Thurstone was impatient with the debate on the merit of Spearman’s single–factor method, the universality of a general factor, and the role of group factors. Instead of asking whether correlation coefficients support a general factor, he wondered how many factors must be postulated in order to account for observed correlations. The power of this approach lay in its ability to establish in the case of any particular study whether or not one factor should be regarded as general.

Thurstone’s excursions into multiple–factor analysis also embraced the concepts of communalities, rotation of the reference frame, oblique reference axes, and factorial invariance. The concept of simple structure—his solution to the problem presented by the infinite number of positions of reference axes—may well be his most noteworthy contribution to factor analysis. He was also concerned with second–order factors and with the effects of selection upon factorial structure.

Multiple–factor analysis was the subject of Thurstone’s 1933 presidential address to the American Psychological Association, “The Vectors of Mind” (1934); he also wrote two major books on the subject (1935; 1947). He continued his work on factor analysis after he moved to North Carolina, and at about the same time that others began to work on this problem, he devised an analytical method of rotating the reference axes (1954). He also developed a new method of factor analysis designed to avoid the communality problem (1955).

At the same time that he was refining the methodology of factor analysis, he was making important applications of the approach. His first large study entailed 57 tests of cognitive functions, administered to 240 subjects (1938). This research was followed by other studies, several of which were completed in his laboratory as student dissertations. An experimental battery of tests of primary mental abilities for use in schools was made available in 1938. In these and many other efforts, Thurstone was fortunate in having the collaboration of his wife.

The study of personality. A recurrent interest of Thurstone’s was the elusive realm of personality. He and his wife at one time developed a personality schedule patterned after Woodworth’s questionnaire (1930). Returning to this earlier interest after World War n, he identified the psychological hypotheses implicit in such tests as the Rorschach and assembled more than sixty tests representing hypotheses concerning the manifestation of personality traits in performance on objective tests. A fairly short temperament schedule for use with normal persons resulted from factorial studies of personality questionnaires (1951). Although he himself did not pursue work in this field to its limits, Thurstone regarded objective laboratory tests of temperament as one of the most challenging areas of research.

Thurstone not only contributed abundantly to the development of psychology but also exhibited a rare ability to capture the imagination of university colleagues and administrators, students, military leaders, industrialists, and the representatives of foundations. He had infinite skill in imparting ideas to others and inspiring them, too, to creative accomplishment.

Dorothy C. Adkins

[For the historical context of Thurstone’s work, see the biographies of Spearman; Thorndike;for discussion of the subsequent development of Thurstone’s ideas, see Aptitude Testing; Factor Analysis; Intelligence and intelligence testing; Psychometric; Psychophysics; Scaling; and the biography of Kelley.]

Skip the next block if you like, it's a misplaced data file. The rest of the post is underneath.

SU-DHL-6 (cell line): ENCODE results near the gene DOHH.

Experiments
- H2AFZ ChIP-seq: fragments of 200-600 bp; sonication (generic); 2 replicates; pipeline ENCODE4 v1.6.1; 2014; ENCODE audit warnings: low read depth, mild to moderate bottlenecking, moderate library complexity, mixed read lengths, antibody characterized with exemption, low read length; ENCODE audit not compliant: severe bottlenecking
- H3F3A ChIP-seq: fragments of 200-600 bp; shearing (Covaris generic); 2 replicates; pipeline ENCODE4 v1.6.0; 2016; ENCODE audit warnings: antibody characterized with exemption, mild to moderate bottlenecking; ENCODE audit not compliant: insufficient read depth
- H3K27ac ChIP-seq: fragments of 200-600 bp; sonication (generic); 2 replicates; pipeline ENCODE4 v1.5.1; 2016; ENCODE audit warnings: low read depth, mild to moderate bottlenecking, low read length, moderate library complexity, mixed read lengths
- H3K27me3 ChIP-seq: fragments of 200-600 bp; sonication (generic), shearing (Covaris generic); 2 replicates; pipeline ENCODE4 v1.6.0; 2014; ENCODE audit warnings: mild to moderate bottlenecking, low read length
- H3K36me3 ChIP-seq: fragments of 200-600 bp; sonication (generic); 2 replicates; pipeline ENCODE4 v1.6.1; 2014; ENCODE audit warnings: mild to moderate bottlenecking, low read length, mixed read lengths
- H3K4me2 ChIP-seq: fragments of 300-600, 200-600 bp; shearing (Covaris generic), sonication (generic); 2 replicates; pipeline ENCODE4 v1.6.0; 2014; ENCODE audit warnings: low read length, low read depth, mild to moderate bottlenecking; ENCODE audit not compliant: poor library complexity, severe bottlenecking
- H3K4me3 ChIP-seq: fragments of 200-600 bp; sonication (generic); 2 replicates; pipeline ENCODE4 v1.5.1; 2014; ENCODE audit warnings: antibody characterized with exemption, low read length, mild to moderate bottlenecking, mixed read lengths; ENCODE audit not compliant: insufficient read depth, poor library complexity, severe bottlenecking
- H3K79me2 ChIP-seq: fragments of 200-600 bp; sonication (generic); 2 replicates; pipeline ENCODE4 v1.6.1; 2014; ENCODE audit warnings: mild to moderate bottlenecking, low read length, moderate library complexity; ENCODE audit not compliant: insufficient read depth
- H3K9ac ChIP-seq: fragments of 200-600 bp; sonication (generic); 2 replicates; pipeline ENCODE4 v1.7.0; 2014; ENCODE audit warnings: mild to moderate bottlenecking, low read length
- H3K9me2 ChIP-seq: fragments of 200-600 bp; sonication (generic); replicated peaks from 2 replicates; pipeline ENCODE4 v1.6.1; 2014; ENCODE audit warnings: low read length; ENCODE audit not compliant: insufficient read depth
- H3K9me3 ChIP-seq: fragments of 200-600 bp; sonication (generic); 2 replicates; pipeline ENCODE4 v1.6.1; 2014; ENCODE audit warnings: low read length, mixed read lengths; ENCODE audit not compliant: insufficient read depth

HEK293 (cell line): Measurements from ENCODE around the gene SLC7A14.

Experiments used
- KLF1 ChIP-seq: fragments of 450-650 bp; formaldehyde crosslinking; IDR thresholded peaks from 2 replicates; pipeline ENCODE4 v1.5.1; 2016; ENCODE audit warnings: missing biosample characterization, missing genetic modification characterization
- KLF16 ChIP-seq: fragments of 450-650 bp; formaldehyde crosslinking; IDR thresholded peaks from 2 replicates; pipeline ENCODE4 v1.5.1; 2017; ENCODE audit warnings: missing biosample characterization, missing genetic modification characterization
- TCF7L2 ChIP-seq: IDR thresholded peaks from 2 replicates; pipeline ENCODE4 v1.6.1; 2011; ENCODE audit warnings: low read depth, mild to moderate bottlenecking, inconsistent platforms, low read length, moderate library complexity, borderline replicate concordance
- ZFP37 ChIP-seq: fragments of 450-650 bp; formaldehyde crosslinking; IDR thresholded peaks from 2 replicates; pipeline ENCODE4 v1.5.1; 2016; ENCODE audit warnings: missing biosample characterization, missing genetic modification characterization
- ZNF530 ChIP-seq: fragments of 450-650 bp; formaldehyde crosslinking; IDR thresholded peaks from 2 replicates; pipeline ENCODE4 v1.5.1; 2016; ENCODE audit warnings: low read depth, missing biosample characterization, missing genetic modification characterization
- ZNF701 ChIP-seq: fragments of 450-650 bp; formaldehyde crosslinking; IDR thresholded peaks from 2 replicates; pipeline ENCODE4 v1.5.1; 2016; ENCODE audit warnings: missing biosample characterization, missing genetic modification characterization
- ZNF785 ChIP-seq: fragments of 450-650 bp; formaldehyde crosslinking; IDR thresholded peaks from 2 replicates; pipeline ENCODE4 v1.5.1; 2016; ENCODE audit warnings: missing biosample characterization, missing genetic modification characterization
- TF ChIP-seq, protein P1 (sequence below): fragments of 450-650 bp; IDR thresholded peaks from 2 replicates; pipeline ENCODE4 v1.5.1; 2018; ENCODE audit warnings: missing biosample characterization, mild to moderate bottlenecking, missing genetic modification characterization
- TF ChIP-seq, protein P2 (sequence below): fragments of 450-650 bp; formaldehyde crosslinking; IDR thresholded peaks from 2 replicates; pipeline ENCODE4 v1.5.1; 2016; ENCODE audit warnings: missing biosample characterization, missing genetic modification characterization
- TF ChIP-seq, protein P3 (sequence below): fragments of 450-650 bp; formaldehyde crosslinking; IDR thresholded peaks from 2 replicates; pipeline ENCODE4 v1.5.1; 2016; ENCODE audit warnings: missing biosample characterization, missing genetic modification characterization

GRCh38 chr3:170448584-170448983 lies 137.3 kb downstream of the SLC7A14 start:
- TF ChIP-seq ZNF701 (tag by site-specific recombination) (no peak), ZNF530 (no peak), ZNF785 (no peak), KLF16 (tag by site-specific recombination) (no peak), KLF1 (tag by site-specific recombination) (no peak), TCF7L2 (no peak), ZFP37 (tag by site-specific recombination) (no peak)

1924 The Nature of Intelligence. London: Routledge; New York: Harcourt. → A paperback edition was published in 1960 by Littlefield.

1925a A Method of Scaling Psychological and Educational Tests. Journal of Educational Psychology 16: 433–451.

(1925b) 1930 The Fundamentals of Statistics. New York: Macmillan.

1926 The Mental Age Concept. Psychological Review 33: 268–278.

1927 The Unit of Measurement in Educational Scales. Journal of Educational Psychology 18:505–524.

1928 The Absolute Zero in Intelligence Measurement. Psychological Review 35:175–197.

(1929) 1937 Thurstone, L. L.; and Chave, E. J. The Measurement of Attitude: A Psychophysical Method and Some Experiments With a Scale for Measuring Attitude Toward the Church. Univ. of Chicago Press.

1930 Thurstone, L. L.; and Thurstone, T. G. A Neurotic Inventory. Journal of Social Psychology 1:3–30.

1931a The Reliability and Validity of Tests. Unpublished manuscript, Ann Arbor, Mich.

1931b Multiple Factor Analysis. Psychological Review 38: 406–427.

1931c A Multiple Factor Study of Vocational Interests. Personnel Journal 10:198–205.

1934 The Vectors of Mind. Psychological Review 41:1–32.

1935 The Vectors of Mind: Multiple–factor Analysis for the Isolation of Primary Traits. Univ. of Chicago Press.

1938 Primary Mental Abilities. Psychomatic Monographs, No. 1. Univ. of Chicago Press.

1947 Multiple–factor Analysis: A Development and Expansion of The Vectors of Mind. Univ. of Chicago Press.

1948 Psychological Implications of Factor Analysis. American Psychologist 3:402–408.

1951 The Dimensions of Temperament. Psychometrika 16:11–20.

1954 An Analytical Method for Simple Structure. Psychometrika 19:173–182.

1955 A Method of Factoring Without Communahties. Pages 59–62 in Invitational Conference on Testing Problems, 1954, Proceedings. Princeton, N.J.: Educational Testing Service.

The Measurement of Values. Univ. of Chicago Press, 1959. →> All the papers but one were first published between 1927 and 1955; the remaining one was completed by Lyle V. Jones and first published in this volume.


Adkins, Dorothy C. 1964 Louis Leon Thurstone: Creative Thinker, Dedicated Teacher, Eminent Psychologist. Pages 1–39 in Norman Frederiksen and Harold Gulliksen (editors), Contributions to Mathematical Psychology. New York: Holt.

Spearman, C. E. 1904 “General Intelligence” Objectively Determined and Measured. American Journal of Psychology 15:201–293.

Spearman, C. E. 1927 The Abilities of Man: Their Nature and Measurement. London: Macmillan.